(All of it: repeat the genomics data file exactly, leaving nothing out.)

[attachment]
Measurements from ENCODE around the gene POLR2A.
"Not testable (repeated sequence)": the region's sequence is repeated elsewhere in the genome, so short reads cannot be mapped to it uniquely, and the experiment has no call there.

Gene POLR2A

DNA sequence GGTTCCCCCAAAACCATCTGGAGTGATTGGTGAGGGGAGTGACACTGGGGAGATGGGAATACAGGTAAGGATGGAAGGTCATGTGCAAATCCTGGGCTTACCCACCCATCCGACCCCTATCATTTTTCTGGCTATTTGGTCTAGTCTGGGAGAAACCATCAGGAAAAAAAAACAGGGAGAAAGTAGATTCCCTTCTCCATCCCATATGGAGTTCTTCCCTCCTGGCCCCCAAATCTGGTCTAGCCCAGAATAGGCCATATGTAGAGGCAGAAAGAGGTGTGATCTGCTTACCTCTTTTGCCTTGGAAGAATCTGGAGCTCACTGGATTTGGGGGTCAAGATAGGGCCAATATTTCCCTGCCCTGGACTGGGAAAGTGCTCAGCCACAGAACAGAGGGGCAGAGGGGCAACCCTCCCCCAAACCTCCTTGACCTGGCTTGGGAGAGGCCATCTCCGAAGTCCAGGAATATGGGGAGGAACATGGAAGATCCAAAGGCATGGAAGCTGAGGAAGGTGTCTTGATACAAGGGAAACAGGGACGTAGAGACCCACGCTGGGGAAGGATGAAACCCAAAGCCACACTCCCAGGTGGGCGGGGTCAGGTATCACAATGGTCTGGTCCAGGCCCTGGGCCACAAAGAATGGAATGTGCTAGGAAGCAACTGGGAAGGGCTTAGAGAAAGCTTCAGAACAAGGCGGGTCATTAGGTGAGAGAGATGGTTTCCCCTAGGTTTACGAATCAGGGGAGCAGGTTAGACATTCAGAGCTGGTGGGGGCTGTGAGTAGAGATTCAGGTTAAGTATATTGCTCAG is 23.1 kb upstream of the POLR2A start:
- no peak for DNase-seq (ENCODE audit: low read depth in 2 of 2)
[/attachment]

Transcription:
Measurements from ENCODE around the gene POLR2A.
"Not testable (repeated sequence)": the region's sequence is repeated elsewhere in the genome, so short reads cannot be mapped to it uniquely, and the experiment has no call there.

Gene POLR2A

DNA sequence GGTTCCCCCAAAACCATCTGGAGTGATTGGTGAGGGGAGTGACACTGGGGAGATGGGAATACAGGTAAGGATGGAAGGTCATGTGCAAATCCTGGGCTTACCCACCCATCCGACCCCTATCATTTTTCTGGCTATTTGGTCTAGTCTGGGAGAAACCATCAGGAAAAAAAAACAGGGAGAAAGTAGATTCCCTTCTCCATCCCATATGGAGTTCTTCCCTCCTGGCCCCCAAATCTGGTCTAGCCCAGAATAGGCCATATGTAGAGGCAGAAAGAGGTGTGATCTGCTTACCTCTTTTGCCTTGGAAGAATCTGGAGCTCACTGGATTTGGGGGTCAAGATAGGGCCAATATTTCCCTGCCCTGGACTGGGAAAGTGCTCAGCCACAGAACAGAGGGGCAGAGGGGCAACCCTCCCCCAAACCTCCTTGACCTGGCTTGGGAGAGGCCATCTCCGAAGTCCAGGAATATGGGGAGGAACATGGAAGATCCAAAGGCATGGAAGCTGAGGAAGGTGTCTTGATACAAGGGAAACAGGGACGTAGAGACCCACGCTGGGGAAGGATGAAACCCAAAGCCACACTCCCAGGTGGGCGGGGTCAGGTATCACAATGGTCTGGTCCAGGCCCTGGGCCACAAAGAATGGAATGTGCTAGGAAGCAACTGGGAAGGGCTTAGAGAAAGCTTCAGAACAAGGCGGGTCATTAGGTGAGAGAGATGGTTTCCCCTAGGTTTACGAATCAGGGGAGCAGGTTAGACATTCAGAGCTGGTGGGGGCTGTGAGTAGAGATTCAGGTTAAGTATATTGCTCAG is 23.1 kb upstream of the POLR2A start:
- no peak for DNase-seq (ENCODE audit: low read depth in 2 of 2)